Winnie: I think we met when he danced with RDT ... he was 19 or so I think, and I choreographed a duet for him and another guy. I can't recall exactly how we "became friends" but we have always shared a certain approach to our work, and when that happens you tend to want to keep talking about it because it helps your ideas take shape, so that's how I look at our relationship -- is that being friends? I don't know. We have a deep and abiding understanding with no egos in the way and we have a hell of a great time working together.
Gavin: On the website it says you were an unofficial mentor of SB Dance for years. How did that partnership start up, and what was it like for you helping SB Dance grow?
Winnie: I guess Stephen asked me if I would come and look at what he was working on. Not sure what it was exactly ... it was probably some of the first things he did. He is always looking for real feedback, which, believe me, is difficult to come by. Mostly people are too afraid of offending you if they don't like it or don't know what to say even if they do. I am not exactly famous for being tactful and he was not interested in tact so we started talking some pretty serious turkey and it felt like we were getting somewhere so we keep doing it.
Gavin: What made you join the company in 2010 and start working on projects like Yoga Confidential.
Winnie: Stephen long ago took a turn away from concert-style modern dance, which I always thought was great. When he started Yoga, The Musical, the first incarnation of the Yoga series of which Yoga Confidential is the latest, he definitely was stepping hard in the more theatrical and written-word direction. Since I had a lot of experience as an actor and director but also had the dance background, it gave us more common ground than ever.
Gavin: What was it like for you becoming the associate director last year and taking an official leadership role in the company?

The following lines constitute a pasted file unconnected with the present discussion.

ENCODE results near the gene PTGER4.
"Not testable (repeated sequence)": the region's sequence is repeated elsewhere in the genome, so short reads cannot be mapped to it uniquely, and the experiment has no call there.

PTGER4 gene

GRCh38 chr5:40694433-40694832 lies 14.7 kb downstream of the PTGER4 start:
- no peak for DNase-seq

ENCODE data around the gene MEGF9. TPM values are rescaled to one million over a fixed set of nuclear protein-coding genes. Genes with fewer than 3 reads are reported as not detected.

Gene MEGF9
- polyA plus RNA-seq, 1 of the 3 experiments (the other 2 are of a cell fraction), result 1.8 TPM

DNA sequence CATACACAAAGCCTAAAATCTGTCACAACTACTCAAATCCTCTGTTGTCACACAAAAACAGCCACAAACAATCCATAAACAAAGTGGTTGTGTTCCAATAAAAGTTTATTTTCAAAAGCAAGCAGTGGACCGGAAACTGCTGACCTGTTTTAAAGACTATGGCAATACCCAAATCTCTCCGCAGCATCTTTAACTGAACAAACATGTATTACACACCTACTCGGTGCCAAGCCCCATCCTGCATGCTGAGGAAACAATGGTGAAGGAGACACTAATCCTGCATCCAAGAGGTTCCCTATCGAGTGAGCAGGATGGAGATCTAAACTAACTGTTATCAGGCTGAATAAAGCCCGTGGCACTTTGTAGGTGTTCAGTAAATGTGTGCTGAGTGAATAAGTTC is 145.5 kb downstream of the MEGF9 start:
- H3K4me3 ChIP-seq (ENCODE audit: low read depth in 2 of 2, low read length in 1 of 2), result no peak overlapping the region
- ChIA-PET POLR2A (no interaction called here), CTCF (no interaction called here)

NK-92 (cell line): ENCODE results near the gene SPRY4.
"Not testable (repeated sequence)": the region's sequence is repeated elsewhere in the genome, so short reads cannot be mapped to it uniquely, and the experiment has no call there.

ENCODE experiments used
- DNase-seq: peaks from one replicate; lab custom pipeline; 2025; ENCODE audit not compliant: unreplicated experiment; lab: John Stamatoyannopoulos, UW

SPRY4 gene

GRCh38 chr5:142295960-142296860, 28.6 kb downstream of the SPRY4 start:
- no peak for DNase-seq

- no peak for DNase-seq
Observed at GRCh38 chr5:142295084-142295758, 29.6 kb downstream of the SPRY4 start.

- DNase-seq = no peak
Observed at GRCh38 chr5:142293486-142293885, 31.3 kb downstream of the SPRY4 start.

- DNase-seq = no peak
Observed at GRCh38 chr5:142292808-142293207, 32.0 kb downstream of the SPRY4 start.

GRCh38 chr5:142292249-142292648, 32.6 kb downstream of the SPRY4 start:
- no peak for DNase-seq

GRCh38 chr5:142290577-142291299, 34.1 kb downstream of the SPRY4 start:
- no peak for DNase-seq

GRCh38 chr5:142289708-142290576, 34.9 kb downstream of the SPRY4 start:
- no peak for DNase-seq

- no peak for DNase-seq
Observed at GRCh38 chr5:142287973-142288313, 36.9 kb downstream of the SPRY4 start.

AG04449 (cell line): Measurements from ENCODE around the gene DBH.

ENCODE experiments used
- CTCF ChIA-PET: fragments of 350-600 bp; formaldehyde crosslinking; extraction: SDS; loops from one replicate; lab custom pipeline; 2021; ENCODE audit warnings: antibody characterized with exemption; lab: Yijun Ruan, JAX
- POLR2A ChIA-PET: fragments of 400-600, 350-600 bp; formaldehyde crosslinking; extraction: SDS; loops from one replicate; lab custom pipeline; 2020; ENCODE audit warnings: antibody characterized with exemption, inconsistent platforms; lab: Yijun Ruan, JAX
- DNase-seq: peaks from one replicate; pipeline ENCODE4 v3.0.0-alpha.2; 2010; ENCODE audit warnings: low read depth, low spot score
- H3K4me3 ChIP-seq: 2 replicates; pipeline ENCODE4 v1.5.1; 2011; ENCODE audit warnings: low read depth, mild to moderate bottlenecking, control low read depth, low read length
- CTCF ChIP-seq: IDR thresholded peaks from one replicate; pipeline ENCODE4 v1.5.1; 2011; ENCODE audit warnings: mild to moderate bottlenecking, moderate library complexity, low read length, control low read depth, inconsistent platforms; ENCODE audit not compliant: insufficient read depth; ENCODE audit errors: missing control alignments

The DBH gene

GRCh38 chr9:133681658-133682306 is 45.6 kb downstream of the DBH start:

Winnie: It was kind of funny, actually. I had just been thinking maybe he was getting tired of talking to me about everything when he called and said he wanted to make my role official. Go figure. Anyway, I was delighted to accept, though I don't feel much different about the work we do than ever -- we have always had a very rare and amazing working relationship that I would not trade for anything.
Gavin: Coming up we have the WTF! show. Tell us about the show and how it got its start.
Winnie: WTF! is our annual fundraiser and it is a kick-ass party. SB Dance has got some of the best performers in the city and this is a chance to see them in a more in-your-face setting -- it is wild and crazy and not to be missed. I like to think of what we do as the "lively arts," and if this gets any more lively, the cops will have to be called!
Gavin: How did you go about picking the performances that will be showcased, and how was it for you helping put it together?
Winnie: We are always just working on new stuff; whenever we can afford to bring the dancers and actors in, we start putting together pieces and ideas of pieces and then put it out there. We also pull from past things that we think will fit the evening. For WTF!, the room is full of people and food and wine so the space is limited for the performances, so we sort of tailor stuff to fit the venue then later we will expand on it and it will go in the next piece. The thing it most resembles is probably rodeo.